Some thoughts on rush charges

Recently, the e-mail list of our local translators association erupted with posts on the topic of rush charges, and I’m assuming that the level of interest on this topic isn’t restricted to translators in Colorado. I was really intrigued by the variety of ways in which people handle rush jobs; some charge as much as 100% extra while others don’t charge extra at all; some people apply rush charges to all of their clients while others waive rush charges for repeat clients; some consider rush jobs to be anything requiring more than 2,500 words of translation per day while others charge rush for anything due in less than 24 hours.

There are a few issues underlying the question of rush charges:

  • What constitutes rush? Is a rush assignment one that requires the translator to translate more than x number of words per day (and if so, is x 1,500 words, 2,500 words, 3,000 words or something else entirely…)? Or is a rush assignment one that requires the translator to rearrange his or her schedule in order to meet the deadline? Or is a rush assignment anything that has to be turned around in less than 24 hours?
  • Is there a difference between rush and overtime? When we receive a rush assignment, do we really translate faster or do we just work longer hours?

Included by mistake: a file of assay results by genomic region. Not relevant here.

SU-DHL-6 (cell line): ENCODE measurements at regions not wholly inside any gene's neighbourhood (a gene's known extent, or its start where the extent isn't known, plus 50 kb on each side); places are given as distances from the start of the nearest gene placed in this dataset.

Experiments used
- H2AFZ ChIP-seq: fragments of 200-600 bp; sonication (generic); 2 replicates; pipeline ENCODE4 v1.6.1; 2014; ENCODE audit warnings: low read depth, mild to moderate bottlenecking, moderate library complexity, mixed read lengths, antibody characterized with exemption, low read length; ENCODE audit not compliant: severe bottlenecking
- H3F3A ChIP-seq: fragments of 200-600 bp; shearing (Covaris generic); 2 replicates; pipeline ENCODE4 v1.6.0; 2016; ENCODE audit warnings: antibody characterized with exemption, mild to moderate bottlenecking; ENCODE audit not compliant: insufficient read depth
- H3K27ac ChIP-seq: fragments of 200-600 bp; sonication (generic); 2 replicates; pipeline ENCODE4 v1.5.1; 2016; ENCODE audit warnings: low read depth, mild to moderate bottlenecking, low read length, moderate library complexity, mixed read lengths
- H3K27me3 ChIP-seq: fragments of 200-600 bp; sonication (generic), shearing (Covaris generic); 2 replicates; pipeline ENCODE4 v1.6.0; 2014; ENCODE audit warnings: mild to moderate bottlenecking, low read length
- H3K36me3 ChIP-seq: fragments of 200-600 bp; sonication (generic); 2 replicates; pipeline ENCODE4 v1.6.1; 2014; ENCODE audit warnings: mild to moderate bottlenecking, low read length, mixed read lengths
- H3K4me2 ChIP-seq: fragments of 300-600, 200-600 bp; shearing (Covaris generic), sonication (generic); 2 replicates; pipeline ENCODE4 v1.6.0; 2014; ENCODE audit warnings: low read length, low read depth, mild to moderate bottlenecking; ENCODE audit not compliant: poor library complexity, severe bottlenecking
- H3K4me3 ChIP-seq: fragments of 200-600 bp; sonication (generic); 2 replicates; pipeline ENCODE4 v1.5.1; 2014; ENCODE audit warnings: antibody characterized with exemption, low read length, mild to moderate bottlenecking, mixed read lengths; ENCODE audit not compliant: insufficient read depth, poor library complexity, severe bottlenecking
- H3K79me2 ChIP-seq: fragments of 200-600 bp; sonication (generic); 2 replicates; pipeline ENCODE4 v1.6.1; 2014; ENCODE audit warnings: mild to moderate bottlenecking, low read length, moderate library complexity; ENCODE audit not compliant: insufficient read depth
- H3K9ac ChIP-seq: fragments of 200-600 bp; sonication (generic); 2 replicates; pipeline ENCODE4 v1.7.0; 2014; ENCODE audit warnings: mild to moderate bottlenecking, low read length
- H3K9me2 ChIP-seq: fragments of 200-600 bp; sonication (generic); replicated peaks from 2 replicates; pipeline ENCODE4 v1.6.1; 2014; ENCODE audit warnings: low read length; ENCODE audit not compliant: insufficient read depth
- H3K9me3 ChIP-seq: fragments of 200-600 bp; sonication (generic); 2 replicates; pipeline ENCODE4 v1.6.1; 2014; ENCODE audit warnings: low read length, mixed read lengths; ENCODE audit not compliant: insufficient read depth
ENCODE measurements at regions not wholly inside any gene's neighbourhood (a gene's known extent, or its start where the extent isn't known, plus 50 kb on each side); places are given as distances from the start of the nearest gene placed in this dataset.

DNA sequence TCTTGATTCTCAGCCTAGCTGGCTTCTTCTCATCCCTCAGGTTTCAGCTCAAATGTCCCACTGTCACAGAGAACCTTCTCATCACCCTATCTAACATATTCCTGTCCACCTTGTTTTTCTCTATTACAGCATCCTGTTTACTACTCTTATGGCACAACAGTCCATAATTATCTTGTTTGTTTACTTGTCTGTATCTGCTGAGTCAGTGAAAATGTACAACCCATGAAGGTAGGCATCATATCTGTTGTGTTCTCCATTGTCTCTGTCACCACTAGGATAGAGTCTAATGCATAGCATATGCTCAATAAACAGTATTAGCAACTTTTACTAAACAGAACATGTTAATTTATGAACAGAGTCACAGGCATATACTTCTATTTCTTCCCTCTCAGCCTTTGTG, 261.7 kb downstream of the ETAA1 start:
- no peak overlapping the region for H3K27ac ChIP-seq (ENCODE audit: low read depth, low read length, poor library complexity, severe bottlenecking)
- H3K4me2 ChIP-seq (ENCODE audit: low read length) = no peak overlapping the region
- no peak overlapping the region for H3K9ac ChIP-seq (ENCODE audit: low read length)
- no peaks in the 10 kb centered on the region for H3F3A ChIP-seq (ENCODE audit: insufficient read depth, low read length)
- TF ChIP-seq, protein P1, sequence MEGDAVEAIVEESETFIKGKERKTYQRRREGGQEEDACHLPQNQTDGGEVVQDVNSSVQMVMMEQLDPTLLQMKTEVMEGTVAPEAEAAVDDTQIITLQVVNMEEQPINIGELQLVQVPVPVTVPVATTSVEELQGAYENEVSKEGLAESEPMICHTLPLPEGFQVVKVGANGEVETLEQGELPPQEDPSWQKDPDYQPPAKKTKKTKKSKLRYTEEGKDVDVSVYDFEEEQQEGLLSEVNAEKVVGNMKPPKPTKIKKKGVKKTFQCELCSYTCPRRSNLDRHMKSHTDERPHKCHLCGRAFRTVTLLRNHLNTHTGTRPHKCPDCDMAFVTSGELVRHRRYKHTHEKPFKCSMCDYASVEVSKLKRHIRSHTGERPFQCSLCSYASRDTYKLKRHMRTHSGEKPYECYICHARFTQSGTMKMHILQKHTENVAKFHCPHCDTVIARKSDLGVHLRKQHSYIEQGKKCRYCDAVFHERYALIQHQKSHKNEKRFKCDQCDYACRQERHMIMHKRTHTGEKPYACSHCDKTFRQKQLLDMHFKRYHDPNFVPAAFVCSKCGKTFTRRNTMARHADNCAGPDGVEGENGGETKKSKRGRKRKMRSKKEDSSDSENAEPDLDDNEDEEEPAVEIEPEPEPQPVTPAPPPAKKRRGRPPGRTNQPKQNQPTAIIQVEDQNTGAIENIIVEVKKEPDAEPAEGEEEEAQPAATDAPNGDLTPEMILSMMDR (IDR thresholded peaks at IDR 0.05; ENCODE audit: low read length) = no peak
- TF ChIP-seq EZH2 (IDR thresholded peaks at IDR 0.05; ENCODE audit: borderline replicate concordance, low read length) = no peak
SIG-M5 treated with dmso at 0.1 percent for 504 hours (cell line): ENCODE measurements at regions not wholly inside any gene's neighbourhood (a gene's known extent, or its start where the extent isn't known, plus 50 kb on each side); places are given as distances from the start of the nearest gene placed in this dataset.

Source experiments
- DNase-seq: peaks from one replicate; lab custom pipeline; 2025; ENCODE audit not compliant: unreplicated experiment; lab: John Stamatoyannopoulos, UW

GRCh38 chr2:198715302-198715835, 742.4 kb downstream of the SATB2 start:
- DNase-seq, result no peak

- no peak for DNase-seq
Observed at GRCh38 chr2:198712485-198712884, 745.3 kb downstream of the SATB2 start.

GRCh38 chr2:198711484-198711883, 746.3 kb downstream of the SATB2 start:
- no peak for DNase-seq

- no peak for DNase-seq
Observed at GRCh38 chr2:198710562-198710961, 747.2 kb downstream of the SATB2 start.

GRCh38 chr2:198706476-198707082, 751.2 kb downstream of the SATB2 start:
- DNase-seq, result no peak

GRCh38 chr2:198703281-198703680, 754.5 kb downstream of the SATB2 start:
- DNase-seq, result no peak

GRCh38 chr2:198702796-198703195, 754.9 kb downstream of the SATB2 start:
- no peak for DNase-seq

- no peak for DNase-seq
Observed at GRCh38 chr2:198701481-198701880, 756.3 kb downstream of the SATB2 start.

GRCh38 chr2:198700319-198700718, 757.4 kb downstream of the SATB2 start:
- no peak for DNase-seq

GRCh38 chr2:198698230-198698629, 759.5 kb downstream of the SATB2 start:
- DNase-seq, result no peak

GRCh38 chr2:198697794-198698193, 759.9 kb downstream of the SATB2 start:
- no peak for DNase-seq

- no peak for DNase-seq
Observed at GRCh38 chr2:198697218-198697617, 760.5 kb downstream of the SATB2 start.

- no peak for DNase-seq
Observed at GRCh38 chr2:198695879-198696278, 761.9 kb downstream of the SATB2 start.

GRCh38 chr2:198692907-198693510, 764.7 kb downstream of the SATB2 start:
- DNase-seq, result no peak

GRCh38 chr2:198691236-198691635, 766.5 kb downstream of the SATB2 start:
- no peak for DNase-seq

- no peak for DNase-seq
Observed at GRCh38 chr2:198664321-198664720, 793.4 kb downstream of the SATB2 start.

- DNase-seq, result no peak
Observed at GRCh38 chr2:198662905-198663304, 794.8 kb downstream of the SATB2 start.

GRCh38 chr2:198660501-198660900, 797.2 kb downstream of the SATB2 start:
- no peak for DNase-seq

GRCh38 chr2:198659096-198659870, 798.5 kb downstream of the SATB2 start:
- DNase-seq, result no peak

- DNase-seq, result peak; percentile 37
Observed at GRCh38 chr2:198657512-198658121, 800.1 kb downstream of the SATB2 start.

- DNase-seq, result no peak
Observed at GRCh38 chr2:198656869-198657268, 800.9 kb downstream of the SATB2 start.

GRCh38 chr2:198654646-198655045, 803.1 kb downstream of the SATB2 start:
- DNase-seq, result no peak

• What kind of rush charge should a translator levy? Some sort of minor inconvenience surcharge like 10% or something cataclysmic like 100%? And if many workers who are paid by the unit (normally the hour) get at least time and a half for overtime, why not translators? Should the rush charge be applied to the whole project, or only to the portion that requires the translator to work extra?

Obviously, few of these questions have hard and fast answers, but it’s interesting to find out what other people’s pricing methods are. In addition, most people admitted that subjective factors (someone mentioned “tone of desperation in the client’s voice”) enter into the rush charge equation as well. In my own case, I try to avoid nickel and diming regular clients with rush charges when the job in question is a short one. If a regular client calls me and needs a few hundred words by the end of the day, I try to squeeze it in without charging extra. On the other hand, if an infrequent client or a new client calls and needs a big project done on a rush basis, I quote at least 50% more than my regular rate and often refer to it as “time and a half” to put it in perspective.

I’ll also go on the record as saying that I really dislike rush work. Everything about it, from the need to respond with a yes/no and a firm quote immediately to the pressure of having to skip steps in my normal research and QA process, stresses me out. However, rush jobs are in some ways unavoidable. Many times, clients don’t want to have their things translated on a rush basis but there’s no way to avoid it. In addition, a rush job that I do at 50%+ more than my normal rate can be a good way to work a few hours in the evening and take the next day off. Any other thoughts on the rush rate world?

16 Responses to “Some thoughts on rush charges”
  1. Jill April 27, 2009
    • paramjit June 30, 2010
  2. Judy Jenner April 27, 2009
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